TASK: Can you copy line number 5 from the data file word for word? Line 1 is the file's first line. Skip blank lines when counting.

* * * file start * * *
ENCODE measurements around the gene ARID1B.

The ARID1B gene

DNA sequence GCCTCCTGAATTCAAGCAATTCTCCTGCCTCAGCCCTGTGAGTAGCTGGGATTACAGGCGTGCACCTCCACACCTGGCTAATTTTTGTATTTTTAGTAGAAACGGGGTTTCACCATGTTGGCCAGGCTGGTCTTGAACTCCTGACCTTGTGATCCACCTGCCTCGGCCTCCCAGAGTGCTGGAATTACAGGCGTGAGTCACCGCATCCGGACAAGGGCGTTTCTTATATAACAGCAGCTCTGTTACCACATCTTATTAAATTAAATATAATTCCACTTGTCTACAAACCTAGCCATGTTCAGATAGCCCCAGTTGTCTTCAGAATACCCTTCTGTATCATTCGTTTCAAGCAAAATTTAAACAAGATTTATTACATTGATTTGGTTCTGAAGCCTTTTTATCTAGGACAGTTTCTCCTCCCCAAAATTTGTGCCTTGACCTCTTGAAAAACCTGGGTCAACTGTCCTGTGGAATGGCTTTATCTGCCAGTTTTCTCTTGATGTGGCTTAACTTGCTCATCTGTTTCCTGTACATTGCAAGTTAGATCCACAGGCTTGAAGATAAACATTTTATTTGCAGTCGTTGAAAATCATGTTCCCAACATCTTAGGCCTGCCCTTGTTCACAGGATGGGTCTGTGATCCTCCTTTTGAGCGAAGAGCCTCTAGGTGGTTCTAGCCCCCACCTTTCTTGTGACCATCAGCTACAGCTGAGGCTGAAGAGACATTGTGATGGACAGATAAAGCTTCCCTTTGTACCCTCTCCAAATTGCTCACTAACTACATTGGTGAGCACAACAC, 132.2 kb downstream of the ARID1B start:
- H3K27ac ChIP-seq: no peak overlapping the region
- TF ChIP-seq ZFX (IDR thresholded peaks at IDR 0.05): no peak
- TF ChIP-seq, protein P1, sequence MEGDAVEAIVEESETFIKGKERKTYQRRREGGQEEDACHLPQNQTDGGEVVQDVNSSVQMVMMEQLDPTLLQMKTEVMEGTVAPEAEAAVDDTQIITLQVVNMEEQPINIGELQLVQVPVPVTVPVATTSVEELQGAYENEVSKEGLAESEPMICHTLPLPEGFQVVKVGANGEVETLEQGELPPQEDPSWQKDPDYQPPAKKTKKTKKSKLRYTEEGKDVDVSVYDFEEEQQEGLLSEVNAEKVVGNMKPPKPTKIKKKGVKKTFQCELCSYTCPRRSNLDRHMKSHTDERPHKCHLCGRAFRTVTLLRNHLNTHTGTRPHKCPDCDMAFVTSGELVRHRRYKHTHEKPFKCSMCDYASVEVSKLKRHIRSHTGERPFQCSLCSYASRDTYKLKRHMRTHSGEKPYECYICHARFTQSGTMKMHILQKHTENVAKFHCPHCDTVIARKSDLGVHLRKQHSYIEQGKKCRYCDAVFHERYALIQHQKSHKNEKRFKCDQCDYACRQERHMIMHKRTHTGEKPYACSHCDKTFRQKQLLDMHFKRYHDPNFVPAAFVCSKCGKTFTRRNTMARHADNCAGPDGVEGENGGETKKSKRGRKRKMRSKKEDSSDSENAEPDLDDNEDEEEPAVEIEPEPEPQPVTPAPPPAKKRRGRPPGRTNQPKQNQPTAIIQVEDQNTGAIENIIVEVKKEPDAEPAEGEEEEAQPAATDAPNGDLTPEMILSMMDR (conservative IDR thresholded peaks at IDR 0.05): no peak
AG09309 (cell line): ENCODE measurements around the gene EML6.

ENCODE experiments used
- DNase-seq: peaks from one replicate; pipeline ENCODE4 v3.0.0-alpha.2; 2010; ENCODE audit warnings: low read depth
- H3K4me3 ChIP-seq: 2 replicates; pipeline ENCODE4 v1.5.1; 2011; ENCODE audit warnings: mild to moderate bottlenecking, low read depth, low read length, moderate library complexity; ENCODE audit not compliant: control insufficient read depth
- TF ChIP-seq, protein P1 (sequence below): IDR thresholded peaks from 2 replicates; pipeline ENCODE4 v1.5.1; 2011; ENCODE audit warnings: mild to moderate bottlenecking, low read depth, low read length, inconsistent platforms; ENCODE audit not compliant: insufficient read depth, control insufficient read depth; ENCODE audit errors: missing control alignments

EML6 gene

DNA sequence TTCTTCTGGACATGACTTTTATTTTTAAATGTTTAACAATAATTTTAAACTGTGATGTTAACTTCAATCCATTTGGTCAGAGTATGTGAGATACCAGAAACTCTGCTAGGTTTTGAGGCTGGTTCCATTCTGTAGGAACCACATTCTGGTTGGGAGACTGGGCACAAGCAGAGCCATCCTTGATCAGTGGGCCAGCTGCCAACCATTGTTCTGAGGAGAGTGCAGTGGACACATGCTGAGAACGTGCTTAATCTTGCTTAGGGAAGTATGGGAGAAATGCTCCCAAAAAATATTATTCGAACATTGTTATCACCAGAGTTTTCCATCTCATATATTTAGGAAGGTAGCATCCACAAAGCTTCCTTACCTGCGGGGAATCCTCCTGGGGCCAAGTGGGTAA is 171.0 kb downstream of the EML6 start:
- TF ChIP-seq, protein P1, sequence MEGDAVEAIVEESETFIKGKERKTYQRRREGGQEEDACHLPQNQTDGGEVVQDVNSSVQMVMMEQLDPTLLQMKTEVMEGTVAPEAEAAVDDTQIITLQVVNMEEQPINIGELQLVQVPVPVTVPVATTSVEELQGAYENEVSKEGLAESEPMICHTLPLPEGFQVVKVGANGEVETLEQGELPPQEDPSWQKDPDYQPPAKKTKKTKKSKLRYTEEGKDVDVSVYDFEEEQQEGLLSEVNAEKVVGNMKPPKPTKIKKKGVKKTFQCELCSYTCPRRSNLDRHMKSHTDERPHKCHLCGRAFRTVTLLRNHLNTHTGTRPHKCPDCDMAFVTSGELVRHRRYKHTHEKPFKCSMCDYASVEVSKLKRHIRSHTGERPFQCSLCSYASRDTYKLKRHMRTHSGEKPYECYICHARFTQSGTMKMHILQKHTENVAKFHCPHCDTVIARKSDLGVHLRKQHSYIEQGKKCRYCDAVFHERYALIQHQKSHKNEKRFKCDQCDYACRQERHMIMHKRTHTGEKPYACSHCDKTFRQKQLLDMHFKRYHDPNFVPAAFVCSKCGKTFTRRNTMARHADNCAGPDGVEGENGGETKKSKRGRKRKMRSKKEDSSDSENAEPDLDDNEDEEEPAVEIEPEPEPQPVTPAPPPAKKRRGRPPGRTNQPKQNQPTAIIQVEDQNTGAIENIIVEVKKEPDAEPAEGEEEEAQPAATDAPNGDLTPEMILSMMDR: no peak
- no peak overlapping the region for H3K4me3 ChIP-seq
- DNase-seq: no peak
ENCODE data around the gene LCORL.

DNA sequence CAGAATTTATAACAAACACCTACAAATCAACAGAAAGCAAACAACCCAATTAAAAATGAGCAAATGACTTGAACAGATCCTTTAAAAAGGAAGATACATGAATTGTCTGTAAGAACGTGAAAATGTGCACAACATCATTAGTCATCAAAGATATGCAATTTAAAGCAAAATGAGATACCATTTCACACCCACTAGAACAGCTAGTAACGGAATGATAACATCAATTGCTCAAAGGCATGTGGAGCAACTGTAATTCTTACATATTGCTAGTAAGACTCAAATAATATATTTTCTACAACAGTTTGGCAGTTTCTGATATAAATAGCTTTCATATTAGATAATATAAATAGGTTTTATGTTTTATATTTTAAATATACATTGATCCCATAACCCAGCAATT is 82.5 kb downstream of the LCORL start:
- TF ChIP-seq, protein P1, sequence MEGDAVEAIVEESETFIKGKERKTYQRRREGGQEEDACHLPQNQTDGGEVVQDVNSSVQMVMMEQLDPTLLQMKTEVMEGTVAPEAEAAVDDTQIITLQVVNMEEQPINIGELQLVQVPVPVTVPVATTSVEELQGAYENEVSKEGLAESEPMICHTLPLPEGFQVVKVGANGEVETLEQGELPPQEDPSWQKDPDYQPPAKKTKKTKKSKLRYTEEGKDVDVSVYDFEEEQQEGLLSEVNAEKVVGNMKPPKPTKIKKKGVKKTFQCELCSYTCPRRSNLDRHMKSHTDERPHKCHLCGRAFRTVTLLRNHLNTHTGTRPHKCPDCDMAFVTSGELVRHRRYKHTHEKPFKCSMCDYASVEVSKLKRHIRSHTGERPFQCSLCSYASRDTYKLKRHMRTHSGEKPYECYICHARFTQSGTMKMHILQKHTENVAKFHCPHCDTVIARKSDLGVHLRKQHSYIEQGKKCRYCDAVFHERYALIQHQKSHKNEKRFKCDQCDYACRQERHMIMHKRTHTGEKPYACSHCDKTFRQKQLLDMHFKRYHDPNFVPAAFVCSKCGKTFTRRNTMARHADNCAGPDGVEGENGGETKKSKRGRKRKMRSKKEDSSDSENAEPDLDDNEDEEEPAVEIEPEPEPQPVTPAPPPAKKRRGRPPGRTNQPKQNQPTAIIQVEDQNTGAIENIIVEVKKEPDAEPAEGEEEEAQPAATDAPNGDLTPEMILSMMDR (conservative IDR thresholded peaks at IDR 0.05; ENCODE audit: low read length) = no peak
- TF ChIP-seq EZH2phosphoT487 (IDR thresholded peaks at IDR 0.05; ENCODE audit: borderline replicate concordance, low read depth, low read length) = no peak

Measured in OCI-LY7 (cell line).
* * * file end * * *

- TF ChIP-seq ZFX (IDR thresholded peaks at IDR 0.05): no peak